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Rural Marketing with special reference to HUL

Indian Economy & Rural Marketing Problem Definition Domain Analysis HUL overview HUL strategies for rural India 4 As of Rural Marketing Shakti Lifebuoy Swasthya Chetana

Rural Marketing - Why and What

Indian Economy - Rural orientation Difference from agricultural marketing

C.K. Prahalad, says that one way to survive is to discover how to convert the [worlds] poor into consumers and introduce them to the global market.

Problem Definition
Rural Poor are skilled on traditional activities and produce excellent products Some of the efforts from Govt., NGOs have also trained them on new skills /technologies These rich products are produced at individual or community level in rural areas These efforts of Rural Poor do not yield adequate return due to poor marketing facilities

Domain Analysis - Current Scenario

An analysis of the current scenario brings to light the following points:
Most of the products are sold in the local rural haats. Some state government bodies extend preferential treatment to these products at the time of procurement Attempts are made to publicize and promote the sale of these products through periodic exhibitions and melas
By and large, marketing issues such as demand assessment, brand identification, product promotion etc. have, at best, been extended cursory consideration.

Domain Analysis - Challenges

Sale of products mostly confined to Rural haats; therefore
May not fetch a very good price for the products Limited demand; low turnover;low income Chance for product improvement is limited

Limited awareness in the global market Products not available all the time in most of the places Full financial benefits not realized by the rural producer Nearly impossible to analyze the market

Possible Solution

Provide a marketing infrastructure that ensures a ready market for these products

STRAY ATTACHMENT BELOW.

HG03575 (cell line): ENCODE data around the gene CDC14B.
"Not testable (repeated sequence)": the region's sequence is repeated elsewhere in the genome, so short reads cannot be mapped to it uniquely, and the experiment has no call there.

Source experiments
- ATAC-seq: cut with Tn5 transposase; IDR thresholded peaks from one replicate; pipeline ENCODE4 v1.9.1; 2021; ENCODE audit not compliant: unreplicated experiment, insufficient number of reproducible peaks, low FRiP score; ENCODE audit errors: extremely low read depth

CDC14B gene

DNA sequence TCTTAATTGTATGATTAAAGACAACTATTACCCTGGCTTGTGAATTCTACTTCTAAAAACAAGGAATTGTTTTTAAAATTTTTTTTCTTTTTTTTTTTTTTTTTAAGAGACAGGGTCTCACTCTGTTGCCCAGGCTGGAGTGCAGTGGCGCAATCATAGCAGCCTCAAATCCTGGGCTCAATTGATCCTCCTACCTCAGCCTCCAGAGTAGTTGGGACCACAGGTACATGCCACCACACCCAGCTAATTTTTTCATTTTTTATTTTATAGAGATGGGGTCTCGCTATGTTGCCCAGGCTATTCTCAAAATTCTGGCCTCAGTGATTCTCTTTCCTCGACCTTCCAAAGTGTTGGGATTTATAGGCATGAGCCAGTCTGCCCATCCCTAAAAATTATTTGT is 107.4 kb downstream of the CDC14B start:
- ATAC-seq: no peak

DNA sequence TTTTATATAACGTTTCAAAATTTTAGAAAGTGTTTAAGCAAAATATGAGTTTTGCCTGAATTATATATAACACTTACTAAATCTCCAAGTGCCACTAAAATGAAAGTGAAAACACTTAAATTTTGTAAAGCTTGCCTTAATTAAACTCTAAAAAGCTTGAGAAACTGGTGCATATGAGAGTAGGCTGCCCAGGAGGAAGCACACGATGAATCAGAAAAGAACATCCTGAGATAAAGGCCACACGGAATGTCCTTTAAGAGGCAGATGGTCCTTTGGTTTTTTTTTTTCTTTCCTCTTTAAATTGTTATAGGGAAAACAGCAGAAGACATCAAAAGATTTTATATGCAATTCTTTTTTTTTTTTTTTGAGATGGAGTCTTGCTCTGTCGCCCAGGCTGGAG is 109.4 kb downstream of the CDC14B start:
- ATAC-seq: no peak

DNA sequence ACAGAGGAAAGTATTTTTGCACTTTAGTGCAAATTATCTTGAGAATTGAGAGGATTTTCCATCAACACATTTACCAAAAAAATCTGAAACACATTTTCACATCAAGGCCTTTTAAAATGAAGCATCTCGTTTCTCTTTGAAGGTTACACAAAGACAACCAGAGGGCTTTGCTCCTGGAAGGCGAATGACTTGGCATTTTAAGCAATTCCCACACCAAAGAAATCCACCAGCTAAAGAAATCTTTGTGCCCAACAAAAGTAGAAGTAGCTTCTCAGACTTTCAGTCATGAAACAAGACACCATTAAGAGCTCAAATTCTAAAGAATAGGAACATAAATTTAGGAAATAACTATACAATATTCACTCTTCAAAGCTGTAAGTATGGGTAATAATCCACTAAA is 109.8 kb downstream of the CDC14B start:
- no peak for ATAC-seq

Solution Characteristics ...

The marketing infrastructure should be such that it Is durable in terms of time Publicizes and promotes the widest range of products to the widest possible customer base Provides an any time - any where access to the customers Facilitates unhindered flow of financial benefits, generated from the sale of products, to producers Reveals customer preferences thereby assisting the rural entrepreneurs in understanding the potential demand

Hindustan Unilever Limited (HUL) is India's largest fast moving consumer goods company HUL's brands touch the lives of two out of three Indians. They endow the company with turnover of Rs.20, 239 crores (for the 15 month period January 1, 2008 to March 31, 2009). The mission that inspires HUL's over 15,000 employees is to "add vitality to life".

HUL Strategies for Rural India

To reach out to rural areas ,HUL started Project Streamline in late 1990s Appointed 6000 sub-stockists that covered 50,000 villages Project Bharath a direct marketing exercise for promotion Shakti: Economic development through micro enterprise

Lifebuoy Swasthya Chetana a project to make a billion Indians feel safe






Rational: Increasing Product Reach


Emotional: Empowering Women

Social: Providing an opportunity to generate income & breaking the viscous cycle.

Piloted in Nalgonda district in 2001,

Has been scaled up and extended to over 5,000 villages in 52 districts in AP, Karnataka, Gujarat and Madhya Pradesh with Primarily through SHGs who act as direct dealers in the rural markets. Market HUL products and use their services for stocking their produce Programme is facilitated by the District Rural Development Agency (DRDA) of Nalgonda district.

A woman from a SHG selected as a Shakti entrepreneur receives stocks at her doorstep from the HLL rural distributor

Sells direct to consumers as well as to retailers in the village.

Each Shakti entrepreneur services 6-10chief brands from the HUL A Shakti entrepreneur sets off with 4-5 villages in the population strata of 1,000-2,000 people portfolio -

Lifebuoy, Wheel, Pepsodent, Annapurna salt and Clinic Plus.

Creating a rural-specific brand as it will only dissipate the advertising media effort for the brands. To get started the Shakti woman borrows from her SHG and the company itself chooses only one person. With training and hand-holding by the company for the first three months, she begins her door-to-door journey selling her wares.

A Shakti Entrepreneur Addressing her colleagues

Shakti- New Ventures